Credit Card News Credit Card Interest Reduced By Using Savings To Repay Debt Faster 18470547

Credit card interest reduced by using savings to repay debt faster

Credit card interest reduced by using savings to repay debt faster

08 March 2010 / by Rachael Stiles

Credit card customers could reduce the repayment term and amount of interest they pay on their balance by using some of their savings to increase the amount they repay each month.

Comparison website has calculated that credit card holders who have savings could repay the average credit card balance a significant 17 years sooner and save more than a third on the average annual interest by repaying an additional £20 a month.

The average credit card balance is £1,989, the website says, which accrues an average £308 a year in interest or £2,490 over the 22 years and 10 months it would take to clear by repaying a minimum 2.5 per cent each month.

While most savings accounts continue to offer a pittance in the face of a record low base rate, moneysupermarket believes now is an appropriate time for consumers to shift priorities and use some of their savings to repay their costly debts.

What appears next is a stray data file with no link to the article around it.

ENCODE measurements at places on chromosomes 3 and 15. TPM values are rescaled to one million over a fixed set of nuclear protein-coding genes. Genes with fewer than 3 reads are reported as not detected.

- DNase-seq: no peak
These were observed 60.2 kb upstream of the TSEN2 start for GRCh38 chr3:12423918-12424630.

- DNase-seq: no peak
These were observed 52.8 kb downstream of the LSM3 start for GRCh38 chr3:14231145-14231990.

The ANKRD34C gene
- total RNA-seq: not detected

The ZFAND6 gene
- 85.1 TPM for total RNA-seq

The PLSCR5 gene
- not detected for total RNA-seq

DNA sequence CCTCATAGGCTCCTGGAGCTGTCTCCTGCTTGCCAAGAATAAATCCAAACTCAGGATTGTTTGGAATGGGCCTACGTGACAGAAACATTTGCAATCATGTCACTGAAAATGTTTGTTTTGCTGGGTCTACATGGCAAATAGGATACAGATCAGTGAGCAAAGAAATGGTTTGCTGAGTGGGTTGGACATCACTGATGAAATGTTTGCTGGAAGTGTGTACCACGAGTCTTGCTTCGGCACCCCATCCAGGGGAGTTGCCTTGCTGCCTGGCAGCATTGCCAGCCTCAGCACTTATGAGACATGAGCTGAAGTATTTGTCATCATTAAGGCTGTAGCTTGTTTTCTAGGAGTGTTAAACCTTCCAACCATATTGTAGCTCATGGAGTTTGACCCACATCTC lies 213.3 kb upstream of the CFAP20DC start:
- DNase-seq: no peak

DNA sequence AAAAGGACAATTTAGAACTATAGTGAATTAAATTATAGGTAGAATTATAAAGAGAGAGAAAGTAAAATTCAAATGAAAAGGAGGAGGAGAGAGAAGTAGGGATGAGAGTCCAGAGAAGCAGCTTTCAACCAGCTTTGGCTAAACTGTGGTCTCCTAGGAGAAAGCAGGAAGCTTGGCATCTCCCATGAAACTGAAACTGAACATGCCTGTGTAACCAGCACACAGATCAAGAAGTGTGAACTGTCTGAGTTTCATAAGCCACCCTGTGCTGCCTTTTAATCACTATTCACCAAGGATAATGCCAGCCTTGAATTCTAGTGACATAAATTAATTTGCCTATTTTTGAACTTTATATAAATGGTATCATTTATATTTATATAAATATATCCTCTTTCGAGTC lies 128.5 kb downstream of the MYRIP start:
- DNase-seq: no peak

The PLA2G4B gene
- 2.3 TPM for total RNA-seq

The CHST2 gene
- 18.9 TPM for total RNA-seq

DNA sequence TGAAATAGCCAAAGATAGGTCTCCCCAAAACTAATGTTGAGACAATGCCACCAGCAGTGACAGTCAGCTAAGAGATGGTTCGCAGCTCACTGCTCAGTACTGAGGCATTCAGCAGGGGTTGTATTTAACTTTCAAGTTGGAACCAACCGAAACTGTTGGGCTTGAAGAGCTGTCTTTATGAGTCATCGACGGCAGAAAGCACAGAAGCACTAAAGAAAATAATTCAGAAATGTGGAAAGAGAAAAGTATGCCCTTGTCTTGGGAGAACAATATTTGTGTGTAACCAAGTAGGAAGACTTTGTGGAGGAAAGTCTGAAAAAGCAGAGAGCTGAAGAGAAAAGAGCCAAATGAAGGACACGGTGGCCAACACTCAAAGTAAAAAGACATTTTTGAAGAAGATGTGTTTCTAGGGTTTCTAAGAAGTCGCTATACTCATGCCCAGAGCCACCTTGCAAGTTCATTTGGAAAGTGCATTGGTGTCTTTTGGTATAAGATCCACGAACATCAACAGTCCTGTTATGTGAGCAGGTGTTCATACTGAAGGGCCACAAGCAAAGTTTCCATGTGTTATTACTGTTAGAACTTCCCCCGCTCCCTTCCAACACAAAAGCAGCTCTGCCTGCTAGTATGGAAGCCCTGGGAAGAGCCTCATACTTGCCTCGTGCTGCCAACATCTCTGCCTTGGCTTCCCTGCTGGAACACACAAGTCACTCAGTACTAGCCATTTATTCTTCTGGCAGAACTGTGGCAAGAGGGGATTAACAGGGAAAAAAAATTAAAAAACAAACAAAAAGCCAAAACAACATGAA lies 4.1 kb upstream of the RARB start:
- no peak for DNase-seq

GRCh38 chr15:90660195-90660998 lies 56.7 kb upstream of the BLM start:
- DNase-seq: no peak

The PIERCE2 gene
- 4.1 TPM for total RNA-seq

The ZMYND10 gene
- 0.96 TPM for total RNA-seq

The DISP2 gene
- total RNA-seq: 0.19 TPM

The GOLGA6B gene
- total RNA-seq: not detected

Only a few savings accounts pay enough interest to offset the effects of inflation, the website’s research has found, but meanwhile, credit card interest rates are creeping up.

Peter Harrison, credit card expert at, said: “We know that times are tight for many households and some credit cardholders may just be repaying the minimum amount every month as a way of trying to minimise their outgoings.”

The calculations show that the money sitting in savings accounts not earning much interest could be better used elsewhere, saving credit card holders money and cutting years off their repayment period.

“It goes without saying that if you are paying just the minimum amount on your credit cards then you should seriously review your situation,” Mr Harrison continued.

“Saving is still important and it makes sense for households to keep some money aside for a rainy day, but where savings rates are low, canny consumers can look at alternative ways to make their money work harder for them.”

© Fair Investment Company Ltd

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Written by Editorial Team